Review by Liam Taylor. A few days ago I got my hands on Kill The Wold, the latest creation of American rapper, B. Dolan. If this is a name you are unfamiliar with, my goal now is to inform and intrigue.
I have very occasional problems with the intellectual hip-hop scene. Firstly it’s the attempt to tackle issues which I lack either the mental or emotional capacity to deal with, (although that’s very much my own problem). But primarily, some artists seem prone to over-melody and contrived instrumentation, (i.e. music boxes and children’s toys – we get it, #emotional). I confess to a moment of fear upon hearing the tactile intro to Lazarus, the opening track, but I managed to open my mind ever so slightly, get over myself, and took the decision to go with it. As it happens, tracks like this, Memory of Bombs and These Rooms act as a yáng to the chaotic and aggressive yīn that is the rest of this album.
This album is a combination of old school mixing and scratching, contemporary production techniques and bizarre instrumentation, (I’m pretty sure I heard a dulcimer towards the end). You’ve got to respect an artist who recruits a double bassist for his album, and as a guitarist I’m always excited to hear the instrument used in non-rock/blues/etc styles. Grafitti Busters is a perfect example of simple but effective guitar sampling, which will take you right back to Run DMC.
Aesop Rock’s feature on Jailbreak alone could have made me purchase this album if I’d known about it. It was an unexpected bonus which made me feel like I’d made my £23 back before even hearing the track, (it was important to me to get the signed disk and instrumental tracks from the USA, so I was happy to pay more). Aesop is capable of making a listener think about his lyrics at length, and this brief guest appearance is no exception. Chorus vocalist Dave Lamb, (Black Bird), lends this track a vocal styling eerily reminiscent of Alice In Chains, made eerier still when you learn to of his untimely passing during the production of this album.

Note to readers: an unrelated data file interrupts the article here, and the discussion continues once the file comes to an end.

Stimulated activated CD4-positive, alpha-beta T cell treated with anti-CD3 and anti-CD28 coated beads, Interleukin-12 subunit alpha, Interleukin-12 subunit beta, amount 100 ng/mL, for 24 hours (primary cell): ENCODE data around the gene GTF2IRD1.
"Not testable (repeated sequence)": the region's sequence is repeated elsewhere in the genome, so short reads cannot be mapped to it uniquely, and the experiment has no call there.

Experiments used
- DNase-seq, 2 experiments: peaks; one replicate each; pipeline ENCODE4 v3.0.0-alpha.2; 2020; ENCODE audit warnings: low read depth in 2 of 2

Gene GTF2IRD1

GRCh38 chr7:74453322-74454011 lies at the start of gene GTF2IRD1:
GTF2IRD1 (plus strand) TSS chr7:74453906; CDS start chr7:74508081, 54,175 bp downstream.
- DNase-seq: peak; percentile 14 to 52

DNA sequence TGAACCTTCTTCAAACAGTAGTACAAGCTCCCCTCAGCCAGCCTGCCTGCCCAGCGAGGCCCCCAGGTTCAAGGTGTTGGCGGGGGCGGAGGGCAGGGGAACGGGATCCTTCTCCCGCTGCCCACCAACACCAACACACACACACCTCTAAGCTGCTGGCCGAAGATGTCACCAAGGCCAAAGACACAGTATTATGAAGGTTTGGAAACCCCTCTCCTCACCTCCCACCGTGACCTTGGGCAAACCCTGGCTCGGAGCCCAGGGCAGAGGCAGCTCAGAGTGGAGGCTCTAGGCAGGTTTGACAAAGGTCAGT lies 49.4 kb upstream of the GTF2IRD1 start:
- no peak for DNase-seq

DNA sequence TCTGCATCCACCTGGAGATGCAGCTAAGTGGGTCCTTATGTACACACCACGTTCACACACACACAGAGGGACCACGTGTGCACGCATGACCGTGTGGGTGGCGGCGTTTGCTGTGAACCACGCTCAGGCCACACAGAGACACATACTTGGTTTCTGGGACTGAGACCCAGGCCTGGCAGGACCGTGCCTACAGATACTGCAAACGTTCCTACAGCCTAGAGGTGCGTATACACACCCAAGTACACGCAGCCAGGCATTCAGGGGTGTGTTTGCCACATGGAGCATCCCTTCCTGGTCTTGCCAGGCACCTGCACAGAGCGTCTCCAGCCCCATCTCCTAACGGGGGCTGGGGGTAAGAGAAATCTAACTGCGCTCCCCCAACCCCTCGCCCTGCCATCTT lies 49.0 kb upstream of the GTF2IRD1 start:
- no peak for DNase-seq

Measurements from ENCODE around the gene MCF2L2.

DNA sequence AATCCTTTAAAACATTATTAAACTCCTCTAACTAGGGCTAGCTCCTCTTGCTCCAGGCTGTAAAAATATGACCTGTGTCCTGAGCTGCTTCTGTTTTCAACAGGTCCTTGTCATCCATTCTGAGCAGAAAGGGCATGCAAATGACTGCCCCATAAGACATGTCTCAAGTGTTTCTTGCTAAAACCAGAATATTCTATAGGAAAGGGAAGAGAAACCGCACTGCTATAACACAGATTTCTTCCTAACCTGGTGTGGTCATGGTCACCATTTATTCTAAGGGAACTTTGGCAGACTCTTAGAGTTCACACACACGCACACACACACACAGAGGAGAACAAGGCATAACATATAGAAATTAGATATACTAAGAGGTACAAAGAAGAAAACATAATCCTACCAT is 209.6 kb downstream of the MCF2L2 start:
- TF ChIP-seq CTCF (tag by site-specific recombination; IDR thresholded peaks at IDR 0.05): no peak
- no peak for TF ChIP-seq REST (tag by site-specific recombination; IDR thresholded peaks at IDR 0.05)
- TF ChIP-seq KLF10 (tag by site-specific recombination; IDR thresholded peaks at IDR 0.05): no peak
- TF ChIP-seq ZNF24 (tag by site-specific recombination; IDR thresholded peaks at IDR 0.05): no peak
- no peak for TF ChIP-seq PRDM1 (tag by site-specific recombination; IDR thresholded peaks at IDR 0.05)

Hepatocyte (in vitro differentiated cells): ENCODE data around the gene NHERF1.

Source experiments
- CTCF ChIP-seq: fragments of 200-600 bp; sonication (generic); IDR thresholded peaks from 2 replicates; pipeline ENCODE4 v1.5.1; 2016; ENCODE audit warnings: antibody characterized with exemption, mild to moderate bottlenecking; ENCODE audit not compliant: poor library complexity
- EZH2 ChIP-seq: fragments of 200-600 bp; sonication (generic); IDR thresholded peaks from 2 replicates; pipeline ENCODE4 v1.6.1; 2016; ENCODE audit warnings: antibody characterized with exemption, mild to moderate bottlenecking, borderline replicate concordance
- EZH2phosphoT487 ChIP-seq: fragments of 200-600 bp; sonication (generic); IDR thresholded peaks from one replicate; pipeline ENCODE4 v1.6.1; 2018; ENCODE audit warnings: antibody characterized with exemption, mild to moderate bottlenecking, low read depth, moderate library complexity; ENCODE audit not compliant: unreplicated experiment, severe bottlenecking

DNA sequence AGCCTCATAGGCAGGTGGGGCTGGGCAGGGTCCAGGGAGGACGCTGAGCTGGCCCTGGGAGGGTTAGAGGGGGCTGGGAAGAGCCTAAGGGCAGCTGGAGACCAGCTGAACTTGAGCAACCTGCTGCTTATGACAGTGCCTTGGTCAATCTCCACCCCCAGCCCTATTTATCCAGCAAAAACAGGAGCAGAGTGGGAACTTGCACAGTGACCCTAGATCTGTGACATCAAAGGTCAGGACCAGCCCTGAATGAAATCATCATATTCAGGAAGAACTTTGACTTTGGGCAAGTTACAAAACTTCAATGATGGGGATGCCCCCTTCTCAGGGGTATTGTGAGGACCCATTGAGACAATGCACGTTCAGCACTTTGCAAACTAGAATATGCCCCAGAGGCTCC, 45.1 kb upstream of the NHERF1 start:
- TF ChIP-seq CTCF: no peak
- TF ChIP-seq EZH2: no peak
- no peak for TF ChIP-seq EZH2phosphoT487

Dolan fascinated me from the first time I encountered him – opening for Scroobius Pip’s Distraction Pieces tour at the Norwich Waterfront, striding onto the stage with a noose and single-eyed sunglasses. It’s not a look you forget – If I wasn’t a fan at that point, I would have been by Kitchen Sink. That was nearly 4 years ago, at which point this album would have been 1 year into production. By all accounts, this was an exhausting half-decade for those involved, but ultimately it’s the listener who will feel the benefit of it’s experience.
You can tell a good album when it opens your mind to a new idea – it could be an instrument you previously hated, realizing the power of profanity, or opening your eyes to an entirely new genre. Maybe I’ll revisit the hip-hop ballads I’d previously dismissed.
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